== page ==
Ticket prices are again in the news because of the annual New-Year price increases.

There is continuing growth in the number of passengers using Britain’s railways, which is predicted to reach a new all-time high of 1,750 million journeys in the current financial year, but there is however, significant change in the type of tickets being purchased.

Total demand in the second quarter of the 2018/19 financial year covering the months between July and the end of September was 434 million, which was 1.9% higher than in the same period of the previous year.

Individual train operators recorded varying results and this is in part a reflection of the transfer of some routes between franchises / concessions, with Transport for London showing a 21.1% increase after absorbing the Heathrow Connect services. This impacted on the Great Western Railway where a 6.0% decline took place although this can also be attributed to disruptive engineering works on the Route. The Govia Thameslink Railway also recorded 5.6% growth in part at the expense of East Midlands Trains where volume declined by 3.8% following re-organisation of the train services.

Single journey tickets are increasingly preferred to seasons

Yet when total ticket sales are disaggregated into the sale of ticket types, the decline in the use of season tickets is again evident for another year. 20 years ago, statistics in 1989/90 showed that 50.4% of all travel was made by season ticket holders, but this has seen a continuing decline and most recently the figure recorded was reduced to only 32.9% of all journeys.

Although the purchase of discounted advanced products is growing, it represents only a very small element of demand with sales currently making up just 4.6% of revenue. The big product earners remain ‘turn up and go’ full fare (24.7%) and ‘off-peak’ (36.1%) share of purchases, where in both cases the sales numbers are showing an upward trend.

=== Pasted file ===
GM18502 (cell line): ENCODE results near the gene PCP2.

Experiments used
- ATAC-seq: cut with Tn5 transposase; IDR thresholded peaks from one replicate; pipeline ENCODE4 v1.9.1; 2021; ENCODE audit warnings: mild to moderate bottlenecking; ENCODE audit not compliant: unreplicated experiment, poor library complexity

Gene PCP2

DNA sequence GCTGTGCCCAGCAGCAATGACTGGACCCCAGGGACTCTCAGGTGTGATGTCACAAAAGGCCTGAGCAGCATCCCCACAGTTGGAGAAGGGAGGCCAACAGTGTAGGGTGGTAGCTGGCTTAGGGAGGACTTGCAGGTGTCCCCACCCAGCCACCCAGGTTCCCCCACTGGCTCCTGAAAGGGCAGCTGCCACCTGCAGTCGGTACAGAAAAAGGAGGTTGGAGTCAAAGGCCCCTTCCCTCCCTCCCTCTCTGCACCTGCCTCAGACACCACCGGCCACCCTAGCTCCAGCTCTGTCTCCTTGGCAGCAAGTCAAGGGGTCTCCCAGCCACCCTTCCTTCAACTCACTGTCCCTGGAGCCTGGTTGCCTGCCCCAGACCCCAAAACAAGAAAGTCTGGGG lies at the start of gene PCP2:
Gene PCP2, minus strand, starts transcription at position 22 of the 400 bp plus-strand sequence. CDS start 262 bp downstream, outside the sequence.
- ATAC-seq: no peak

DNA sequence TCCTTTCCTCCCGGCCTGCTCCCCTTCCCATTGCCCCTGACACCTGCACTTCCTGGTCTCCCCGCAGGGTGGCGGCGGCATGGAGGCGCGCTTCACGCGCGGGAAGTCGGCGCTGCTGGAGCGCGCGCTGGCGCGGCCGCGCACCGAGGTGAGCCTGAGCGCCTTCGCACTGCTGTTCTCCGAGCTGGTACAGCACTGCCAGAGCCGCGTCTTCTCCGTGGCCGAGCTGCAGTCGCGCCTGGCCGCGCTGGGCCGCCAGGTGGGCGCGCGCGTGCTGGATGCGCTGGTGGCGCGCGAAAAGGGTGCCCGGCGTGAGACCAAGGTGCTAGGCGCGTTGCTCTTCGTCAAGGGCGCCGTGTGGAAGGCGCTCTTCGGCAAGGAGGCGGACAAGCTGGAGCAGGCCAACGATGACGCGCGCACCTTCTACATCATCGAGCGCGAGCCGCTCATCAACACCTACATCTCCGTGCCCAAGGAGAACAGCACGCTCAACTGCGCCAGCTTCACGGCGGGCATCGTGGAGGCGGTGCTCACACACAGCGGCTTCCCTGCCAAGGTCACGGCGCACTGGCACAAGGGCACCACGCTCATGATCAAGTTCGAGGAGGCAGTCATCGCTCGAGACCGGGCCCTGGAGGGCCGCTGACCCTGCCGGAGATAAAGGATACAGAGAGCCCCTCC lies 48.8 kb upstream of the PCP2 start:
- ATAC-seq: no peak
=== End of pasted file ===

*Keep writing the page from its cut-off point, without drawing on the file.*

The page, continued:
There is little doubt that for many rail users season-tickets no longer reflect ‘value for money’ in the same way that they once did, as work place trends increasingly mean people no longer have a standard 5-day working week at a fixed location and as a result find it is more economic to buy single journey tickets even although these may be at a higher price for an individual journey when compared with the discounted season ticket fare.

The combination of greater passenger numbers, fare increases from January 2018 of 3.6%, and declining season-ticket use meant that fare-box income for the quarter reached £2,541 million, which was an increase of 5.4%. To complete the statistical analysis the average income per passenger kilometre increased to 14.88p (+4%), and average fare paid was £5.81 (+3.4%).

The changing pattern of ticket purchase adds urgency to the development of smart ticketing products and the ability to price individual journeys in the way that is used on the London Underground. The goal of pricing individual trips has become more achievable with the widespread customer use of smart phones that can be used to validate journeys.

Smart phone ticket presentation capable of being recognised at ticket barriers and by on-board staff.

The Rail Delivery Group is leading the development of a smart ticket specification that will be used by the Train Operating Companies in the future on a national basis. FCP Associates have wide-ranging experience of smart ticketing and Automated Fare Collection systems across the world.

©First Class Partnerships Ltd

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